Understanding operator precedence
When you create simple statements that contain just one operator, the order of determining the output of that operator is also simple. However, when you start working with multiple operators, it becomes necessary to determine which operator to evaluate first. For example, it’s important to know whether 1 + 2 * 3 evaluates to 7 (where the multiplication is done first) or 9 (where the addition is done first). An order of operator precedence tells you that the answer is 7 unless you use parentheses to override the default order. In this case, (1 + 2) * 3 would evaluate to 9 because the parentheses have a higher order of precedence than multiplication does. Table 6-9 defines the order of operator precedence for Python.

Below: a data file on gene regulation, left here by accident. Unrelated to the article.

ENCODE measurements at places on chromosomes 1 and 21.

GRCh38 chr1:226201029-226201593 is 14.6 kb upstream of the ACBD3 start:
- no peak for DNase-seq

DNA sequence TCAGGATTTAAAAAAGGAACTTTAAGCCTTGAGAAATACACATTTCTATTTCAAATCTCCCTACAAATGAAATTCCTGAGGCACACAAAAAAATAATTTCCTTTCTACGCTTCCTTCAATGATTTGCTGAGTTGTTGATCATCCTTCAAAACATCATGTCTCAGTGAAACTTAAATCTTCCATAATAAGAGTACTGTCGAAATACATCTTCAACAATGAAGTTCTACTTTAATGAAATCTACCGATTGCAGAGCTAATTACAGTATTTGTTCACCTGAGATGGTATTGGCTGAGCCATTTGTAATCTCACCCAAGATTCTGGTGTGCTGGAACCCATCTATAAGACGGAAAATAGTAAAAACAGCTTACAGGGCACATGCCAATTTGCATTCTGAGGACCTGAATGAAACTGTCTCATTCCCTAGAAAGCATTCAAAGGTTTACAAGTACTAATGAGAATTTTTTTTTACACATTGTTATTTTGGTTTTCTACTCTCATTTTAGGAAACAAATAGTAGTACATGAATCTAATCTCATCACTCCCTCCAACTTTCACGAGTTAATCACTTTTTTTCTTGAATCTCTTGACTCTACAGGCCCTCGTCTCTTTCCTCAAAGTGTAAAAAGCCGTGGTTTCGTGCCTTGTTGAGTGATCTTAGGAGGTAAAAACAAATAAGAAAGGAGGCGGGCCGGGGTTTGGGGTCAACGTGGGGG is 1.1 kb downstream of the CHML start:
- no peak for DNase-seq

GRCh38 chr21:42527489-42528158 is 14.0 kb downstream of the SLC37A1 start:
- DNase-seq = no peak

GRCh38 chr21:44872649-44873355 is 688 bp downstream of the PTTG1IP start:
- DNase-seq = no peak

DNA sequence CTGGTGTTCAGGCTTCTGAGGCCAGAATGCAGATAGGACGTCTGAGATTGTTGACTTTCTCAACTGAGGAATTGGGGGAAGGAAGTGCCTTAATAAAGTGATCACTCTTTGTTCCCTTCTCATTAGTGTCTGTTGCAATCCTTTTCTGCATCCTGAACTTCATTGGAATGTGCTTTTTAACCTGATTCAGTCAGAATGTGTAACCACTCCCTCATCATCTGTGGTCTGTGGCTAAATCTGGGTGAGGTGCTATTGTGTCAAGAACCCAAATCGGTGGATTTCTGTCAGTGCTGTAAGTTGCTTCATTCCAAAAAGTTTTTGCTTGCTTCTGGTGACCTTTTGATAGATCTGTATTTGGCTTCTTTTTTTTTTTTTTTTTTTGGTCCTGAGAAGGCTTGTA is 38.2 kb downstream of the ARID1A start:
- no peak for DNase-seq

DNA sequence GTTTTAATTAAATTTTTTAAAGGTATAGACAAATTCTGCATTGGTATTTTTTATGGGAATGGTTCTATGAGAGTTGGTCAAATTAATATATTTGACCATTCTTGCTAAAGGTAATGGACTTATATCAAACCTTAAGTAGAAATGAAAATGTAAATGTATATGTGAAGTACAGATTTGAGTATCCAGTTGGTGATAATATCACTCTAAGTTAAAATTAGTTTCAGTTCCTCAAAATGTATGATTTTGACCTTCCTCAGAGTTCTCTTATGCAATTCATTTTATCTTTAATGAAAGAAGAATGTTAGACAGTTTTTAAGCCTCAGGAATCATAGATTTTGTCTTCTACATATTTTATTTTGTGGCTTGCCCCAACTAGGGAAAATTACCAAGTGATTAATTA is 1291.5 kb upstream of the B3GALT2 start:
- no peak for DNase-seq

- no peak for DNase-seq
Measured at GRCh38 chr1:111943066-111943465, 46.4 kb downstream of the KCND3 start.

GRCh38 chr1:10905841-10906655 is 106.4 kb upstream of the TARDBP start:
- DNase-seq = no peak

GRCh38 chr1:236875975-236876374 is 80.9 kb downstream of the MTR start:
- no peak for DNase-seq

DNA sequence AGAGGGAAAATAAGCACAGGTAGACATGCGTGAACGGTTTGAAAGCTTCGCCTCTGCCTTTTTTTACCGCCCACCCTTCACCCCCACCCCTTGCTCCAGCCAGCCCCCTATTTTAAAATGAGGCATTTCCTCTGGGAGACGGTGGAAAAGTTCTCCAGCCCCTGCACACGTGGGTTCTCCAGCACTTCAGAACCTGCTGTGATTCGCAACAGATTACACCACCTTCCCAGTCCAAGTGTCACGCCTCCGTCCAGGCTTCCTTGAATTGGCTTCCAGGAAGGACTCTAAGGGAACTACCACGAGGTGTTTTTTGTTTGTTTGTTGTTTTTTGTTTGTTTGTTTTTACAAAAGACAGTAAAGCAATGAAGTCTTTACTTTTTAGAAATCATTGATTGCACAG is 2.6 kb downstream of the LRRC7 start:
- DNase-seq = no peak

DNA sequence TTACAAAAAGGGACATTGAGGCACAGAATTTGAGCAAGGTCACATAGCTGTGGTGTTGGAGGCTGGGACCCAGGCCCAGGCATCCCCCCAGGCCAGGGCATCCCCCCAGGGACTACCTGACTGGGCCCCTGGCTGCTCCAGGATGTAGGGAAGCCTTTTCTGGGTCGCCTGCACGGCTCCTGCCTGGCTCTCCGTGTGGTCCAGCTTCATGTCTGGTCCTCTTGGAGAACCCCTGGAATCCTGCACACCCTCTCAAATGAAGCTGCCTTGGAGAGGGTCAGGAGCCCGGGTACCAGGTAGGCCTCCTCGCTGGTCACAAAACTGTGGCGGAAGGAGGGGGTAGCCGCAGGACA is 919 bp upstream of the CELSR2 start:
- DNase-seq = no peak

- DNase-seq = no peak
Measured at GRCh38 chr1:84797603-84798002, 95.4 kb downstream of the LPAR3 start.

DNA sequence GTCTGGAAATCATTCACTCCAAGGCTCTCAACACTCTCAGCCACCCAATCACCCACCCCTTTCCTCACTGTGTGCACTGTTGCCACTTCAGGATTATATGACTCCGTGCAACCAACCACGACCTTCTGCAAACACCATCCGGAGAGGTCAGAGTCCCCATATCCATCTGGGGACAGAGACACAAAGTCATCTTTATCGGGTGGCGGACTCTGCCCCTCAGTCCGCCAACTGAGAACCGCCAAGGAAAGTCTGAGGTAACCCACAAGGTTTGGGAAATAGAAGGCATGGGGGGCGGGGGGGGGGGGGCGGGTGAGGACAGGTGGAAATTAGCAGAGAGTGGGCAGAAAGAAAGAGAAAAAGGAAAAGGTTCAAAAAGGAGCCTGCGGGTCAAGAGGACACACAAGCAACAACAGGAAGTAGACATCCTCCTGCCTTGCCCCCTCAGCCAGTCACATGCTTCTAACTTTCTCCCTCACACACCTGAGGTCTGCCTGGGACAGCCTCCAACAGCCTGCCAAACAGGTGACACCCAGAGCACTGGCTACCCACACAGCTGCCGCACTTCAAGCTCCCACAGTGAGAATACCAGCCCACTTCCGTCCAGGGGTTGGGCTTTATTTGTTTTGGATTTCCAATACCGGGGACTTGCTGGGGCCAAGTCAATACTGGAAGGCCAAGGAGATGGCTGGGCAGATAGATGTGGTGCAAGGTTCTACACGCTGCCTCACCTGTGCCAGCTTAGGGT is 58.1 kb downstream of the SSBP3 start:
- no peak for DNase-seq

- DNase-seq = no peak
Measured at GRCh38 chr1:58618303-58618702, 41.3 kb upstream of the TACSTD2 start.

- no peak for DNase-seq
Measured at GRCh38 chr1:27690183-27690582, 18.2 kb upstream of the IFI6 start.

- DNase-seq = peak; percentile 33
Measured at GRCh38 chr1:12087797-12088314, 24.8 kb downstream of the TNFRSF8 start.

Table 6-9 Python Operator Precedence
() You use parentheses to group expressions and to override the default precedence so that you can force an operation of lower precedence (such as addition) to take pre cedence over an operation of higher prece dence (such as multiplication).
** Exponentiation raises the value of the left operand to the power of the right operand.
~ + – Unary operators interact with a single vari able or expression.
- / % // Multiply, divide, modulo, and floor
+ – Addition and subtraction.
>> << Right and left bitwise shift.
& Bitwise AND.
^ | Bitwise exclusive OR and standard OR.
<= < > >= Comparison operators.
== != Equality operators.
= %= /= //= -= += *=
is not In
Assignment operators. Identity operators.
not or and Logical operators.